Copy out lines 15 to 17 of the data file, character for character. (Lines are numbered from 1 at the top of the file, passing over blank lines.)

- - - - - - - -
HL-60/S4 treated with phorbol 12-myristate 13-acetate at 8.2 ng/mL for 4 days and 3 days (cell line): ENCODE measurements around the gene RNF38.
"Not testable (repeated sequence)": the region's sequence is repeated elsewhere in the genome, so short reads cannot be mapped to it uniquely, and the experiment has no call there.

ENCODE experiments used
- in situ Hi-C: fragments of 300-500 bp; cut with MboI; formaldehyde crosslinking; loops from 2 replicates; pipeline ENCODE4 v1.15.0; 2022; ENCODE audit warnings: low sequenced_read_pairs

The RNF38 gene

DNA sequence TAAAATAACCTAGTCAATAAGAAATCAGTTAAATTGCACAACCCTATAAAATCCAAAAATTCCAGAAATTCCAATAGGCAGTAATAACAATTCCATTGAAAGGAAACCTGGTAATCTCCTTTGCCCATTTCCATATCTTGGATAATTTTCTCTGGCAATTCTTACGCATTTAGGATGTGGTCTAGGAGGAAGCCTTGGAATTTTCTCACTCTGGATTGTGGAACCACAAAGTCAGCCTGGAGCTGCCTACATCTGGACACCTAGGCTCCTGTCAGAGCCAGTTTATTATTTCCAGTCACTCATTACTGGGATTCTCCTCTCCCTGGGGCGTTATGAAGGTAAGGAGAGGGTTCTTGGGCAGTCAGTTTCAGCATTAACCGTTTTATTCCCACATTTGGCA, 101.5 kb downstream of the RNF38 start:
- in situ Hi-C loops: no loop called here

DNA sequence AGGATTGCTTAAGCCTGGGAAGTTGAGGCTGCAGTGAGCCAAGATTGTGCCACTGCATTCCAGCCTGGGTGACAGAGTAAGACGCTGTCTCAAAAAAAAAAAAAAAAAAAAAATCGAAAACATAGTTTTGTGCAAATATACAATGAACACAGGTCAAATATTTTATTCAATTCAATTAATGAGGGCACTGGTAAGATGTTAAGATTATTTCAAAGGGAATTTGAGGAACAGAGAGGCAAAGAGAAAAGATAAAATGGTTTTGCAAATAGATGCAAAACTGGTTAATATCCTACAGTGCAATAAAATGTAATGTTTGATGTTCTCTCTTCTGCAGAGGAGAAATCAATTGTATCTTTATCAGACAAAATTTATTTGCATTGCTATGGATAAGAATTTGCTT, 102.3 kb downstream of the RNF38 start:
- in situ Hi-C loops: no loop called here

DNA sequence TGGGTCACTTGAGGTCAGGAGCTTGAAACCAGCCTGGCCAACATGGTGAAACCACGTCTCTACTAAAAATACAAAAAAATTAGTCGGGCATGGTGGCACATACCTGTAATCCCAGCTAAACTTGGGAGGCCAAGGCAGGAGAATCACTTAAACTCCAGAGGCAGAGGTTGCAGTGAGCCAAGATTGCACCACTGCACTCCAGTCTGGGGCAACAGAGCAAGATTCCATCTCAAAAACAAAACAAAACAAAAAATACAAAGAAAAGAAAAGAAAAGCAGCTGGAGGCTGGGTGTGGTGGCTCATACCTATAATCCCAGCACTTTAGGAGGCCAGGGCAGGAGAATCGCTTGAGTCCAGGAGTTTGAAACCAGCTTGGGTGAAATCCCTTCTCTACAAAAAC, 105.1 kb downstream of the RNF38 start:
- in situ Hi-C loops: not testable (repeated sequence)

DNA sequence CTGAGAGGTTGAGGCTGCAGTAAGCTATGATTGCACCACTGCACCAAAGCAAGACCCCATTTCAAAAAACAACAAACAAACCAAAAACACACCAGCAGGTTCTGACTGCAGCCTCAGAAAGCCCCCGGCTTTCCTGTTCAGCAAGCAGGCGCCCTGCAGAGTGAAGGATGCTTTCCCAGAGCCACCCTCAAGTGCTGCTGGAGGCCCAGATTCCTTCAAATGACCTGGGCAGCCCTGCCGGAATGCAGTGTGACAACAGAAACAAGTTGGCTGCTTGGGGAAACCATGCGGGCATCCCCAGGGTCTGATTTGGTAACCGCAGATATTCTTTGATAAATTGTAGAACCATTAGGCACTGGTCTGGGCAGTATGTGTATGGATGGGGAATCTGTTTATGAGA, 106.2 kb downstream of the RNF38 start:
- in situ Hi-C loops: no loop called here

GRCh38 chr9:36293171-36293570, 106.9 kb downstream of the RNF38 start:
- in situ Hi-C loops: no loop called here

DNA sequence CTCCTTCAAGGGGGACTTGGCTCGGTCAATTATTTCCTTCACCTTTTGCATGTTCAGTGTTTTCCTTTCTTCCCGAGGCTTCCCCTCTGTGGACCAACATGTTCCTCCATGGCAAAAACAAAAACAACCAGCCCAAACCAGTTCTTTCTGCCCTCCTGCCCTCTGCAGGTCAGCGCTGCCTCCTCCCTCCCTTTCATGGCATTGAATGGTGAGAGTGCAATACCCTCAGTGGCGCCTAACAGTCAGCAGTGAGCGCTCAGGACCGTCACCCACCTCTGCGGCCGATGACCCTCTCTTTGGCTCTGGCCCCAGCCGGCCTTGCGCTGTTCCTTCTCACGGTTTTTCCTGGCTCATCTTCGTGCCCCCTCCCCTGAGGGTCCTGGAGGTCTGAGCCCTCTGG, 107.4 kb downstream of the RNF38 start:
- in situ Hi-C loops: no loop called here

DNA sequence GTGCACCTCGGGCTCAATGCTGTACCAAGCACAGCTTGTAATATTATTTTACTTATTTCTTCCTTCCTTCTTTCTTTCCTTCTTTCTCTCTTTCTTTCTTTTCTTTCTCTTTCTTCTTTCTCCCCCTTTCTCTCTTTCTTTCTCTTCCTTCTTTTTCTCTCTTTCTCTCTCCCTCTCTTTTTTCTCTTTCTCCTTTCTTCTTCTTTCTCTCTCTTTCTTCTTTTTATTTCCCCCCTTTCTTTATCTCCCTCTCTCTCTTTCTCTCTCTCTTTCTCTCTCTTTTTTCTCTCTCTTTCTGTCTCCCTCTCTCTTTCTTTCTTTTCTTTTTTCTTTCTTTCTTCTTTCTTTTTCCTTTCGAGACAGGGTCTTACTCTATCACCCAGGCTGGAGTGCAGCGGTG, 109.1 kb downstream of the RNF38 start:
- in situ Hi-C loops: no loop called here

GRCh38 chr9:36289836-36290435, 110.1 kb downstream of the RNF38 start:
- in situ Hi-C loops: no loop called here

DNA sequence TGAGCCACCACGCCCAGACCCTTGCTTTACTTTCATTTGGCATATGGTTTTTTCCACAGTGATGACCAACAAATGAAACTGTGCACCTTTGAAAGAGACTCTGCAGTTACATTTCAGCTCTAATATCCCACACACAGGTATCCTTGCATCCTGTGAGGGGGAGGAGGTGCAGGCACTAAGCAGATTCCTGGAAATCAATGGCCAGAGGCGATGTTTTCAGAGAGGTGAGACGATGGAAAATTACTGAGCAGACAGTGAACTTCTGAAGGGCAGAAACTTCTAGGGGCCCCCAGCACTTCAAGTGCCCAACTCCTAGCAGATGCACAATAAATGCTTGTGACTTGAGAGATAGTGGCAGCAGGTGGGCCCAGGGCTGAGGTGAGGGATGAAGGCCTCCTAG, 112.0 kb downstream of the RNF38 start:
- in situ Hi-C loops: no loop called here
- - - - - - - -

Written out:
- in situ Hi-C loops: no loop called here

DNA sequence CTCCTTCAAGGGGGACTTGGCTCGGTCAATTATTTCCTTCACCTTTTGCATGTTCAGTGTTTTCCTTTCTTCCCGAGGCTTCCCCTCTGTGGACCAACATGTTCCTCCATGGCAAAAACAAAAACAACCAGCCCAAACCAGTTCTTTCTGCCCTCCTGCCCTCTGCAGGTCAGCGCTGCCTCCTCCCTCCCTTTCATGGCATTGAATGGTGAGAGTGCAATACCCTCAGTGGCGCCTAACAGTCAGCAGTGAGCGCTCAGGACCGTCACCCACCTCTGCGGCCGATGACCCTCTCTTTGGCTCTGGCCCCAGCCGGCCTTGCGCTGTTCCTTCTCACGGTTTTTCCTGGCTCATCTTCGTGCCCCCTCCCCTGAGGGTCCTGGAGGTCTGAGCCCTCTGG, 107.4 kb downstream of the RNF38 start:
- in situ Hi-C loops: no loop called here